Saturday, January 28, 2006

At the World Social Forum

From the sheer joy and enthusiasm reverberating from the central stage of the opening rally of the 6th World Social Form, you'd never guess that offensive ground operations were continuing unabated in Iraq, or closer still in Haiti U.N. forces were shooting up poor neighborhoods to quell dissent, or Canadians would be in the midst of voting a far-right neo-con to power. "We will not stop," cries a member of Pastors for Peace to his audience of thousands, "Until the walls of the empire fall and until we realize, like you, that another world is possible."

Read the whole thing (It's worth it)

Topics: Activism, Environment

Thursday, January 26, 2006

Traffic Gridlock Costs Billions

According to a new Transport Canada study, [gridlock] costs the Canadian economy $6 billion a year, with the G.T.A. absorbing some $2 billion of that tab.

So why do people oppose putting more into public transit? I just don't get it.
More Details

Topic: Urban Issues

Wednesday, January 25, 2006

Slang Words for Women

As if this blog entry on the interesting disparity of slang/negative words for men and women in Wikipedia wasn't interesting enough, one of the comments on this entry from a professor was really neat:

One of the exercises I used to illustrate the greater knowledge base of the group as opposed to the individual student consisted of asking the groups to come up with different names for males and females.

I wrote the names on the blackboard as the groups took turns reporting. Every time I used this exercise, the names for females exceeded those for males by at least three to one. The lists invariably included names students might be reluctant to use, those not found in family-oriented newspapers, for instance.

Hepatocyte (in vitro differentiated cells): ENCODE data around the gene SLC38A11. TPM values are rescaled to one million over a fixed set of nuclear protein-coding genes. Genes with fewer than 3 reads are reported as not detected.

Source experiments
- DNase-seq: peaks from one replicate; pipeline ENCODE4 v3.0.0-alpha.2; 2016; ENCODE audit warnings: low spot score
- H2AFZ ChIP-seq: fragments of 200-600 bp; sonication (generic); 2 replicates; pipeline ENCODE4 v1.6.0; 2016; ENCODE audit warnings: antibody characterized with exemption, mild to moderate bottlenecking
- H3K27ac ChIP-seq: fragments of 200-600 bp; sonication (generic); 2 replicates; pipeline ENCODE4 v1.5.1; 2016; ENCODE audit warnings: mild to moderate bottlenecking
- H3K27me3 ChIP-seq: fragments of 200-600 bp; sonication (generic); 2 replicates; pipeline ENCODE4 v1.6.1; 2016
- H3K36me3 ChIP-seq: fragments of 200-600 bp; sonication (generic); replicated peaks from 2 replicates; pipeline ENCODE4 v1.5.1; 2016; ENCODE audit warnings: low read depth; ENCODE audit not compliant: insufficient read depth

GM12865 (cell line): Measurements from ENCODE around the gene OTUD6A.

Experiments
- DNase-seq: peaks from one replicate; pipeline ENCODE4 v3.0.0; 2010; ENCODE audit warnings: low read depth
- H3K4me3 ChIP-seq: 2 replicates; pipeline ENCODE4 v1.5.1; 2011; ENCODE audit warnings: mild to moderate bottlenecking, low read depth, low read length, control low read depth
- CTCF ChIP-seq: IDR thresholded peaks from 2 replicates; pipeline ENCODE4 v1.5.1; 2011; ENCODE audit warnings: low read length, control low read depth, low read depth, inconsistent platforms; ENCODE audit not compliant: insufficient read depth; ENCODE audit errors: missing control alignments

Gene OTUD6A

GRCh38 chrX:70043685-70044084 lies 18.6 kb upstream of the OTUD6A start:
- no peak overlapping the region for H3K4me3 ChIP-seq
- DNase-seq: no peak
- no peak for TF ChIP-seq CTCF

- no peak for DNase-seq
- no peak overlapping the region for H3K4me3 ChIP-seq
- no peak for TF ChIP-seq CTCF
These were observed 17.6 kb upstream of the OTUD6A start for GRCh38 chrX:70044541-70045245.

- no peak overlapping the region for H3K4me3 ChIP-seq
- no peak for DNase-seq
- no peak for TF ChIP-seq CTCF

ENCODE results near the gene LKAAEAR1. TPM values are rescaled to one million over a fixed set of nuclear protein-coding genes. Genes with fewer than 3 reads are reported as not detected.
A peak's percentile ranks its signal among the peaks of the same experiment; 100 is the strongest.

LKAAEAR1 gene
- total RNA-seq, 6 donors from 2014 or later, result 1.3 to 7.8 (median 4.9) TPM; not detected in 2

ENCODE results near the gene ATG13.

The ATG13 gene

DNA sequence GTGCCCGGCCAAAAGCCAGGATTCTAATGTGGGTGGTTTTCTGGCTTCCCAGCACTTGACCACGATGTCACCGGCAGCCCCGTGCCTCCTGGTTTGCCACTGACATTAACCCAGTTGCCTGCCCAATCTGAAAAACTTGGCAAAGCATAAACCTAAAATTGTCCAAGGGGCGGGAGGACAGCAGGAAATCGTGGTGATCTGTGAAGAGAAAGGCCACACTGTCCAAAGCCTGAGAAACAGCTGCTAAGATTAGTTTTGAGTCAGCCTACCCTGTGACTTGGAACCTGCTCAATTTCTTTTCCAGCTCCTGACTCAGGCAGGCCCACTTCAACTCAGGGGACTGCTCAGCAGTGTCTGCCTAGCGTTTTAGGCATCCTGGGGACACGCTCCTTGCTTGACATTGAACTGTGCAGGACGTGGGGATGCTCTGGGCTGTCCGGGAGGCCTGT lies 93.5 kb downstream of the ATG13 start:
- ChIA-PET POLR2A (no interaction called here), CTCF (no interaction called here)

Next, to illustrate the differences between denotation and connotation, I asked the groups to determine which of the names had neutral overtones, which positive, and which negative. As one might expect, the majority of the names for females had a negative connotation.

I usually made the additional point that certain presumably paired words, such as 'master' and 'mistress,' while appearing more or less equal linguistically, had opposite connotations.

Topics: Women

Tuesday, January 24, 2006

Stop the Abusive Teen Rehab Industry

Unregulated teen rehab "schools" abuse kids on their parents dollar:

As a teen at Tranquility Bay, you can't call home and are escorted between rooms by Jamaican "chaperones." Talk out of turn and your punishment might be that a trio of guards wrestles you to the ground. "They start twisting and pulling your limbs, grinding your ankles," a student told the British newspaper The Guardian.

Read the rest

Topics: Family & Children, Politics, Education

Thursday, January 19, 2006

Canadian Election Strategies for Progressives

As the Canadian Election draws nearer, I figure I should offer a bit of my views.

Let me make it clear that, while I love Canada for the life I can lead here, I am not fooled into thinking this is a true democracy. An elected senate, and proportional representation would be a start to rectifying the problems.

However, there are some things we can do TODAY to take back our democracy. We can write our blogs, attend rallies, and write letters to our representatives, and better yet, we can participate in citizens' groups, community organizations, and grassworks movements, like the Toronto Public Space Committee.

And we can vote strategically.

This is a very controversial topic among progressives, and I understand and respect both sides. I will state that while I do believe in idealism, and showing support for the party that most closely approximates your beliefs, sometimes a pragmatic outlook is necessary, due again to the lack of a fair vote in Canada.

With our "First past the post" system, if you don't vote for a winning candidate, your vote doesn't count. So how to make it count? Figure out your election goals and vote strategically if necessary. How do you know if it is necessary? An amazing website with real numbers can help:
Are you in a position where your first choice party/candidate cannot win your riding? Are you thinking of voting for your second choice party/candidate? This guide is meant to inform you of whether voting strategically in your riding or not can make a difference.

So, for example, I've identified my goals for this election: 1) try to keep Conservatives out, and 2) try to get more support to progressive parties (such as NDP or Green).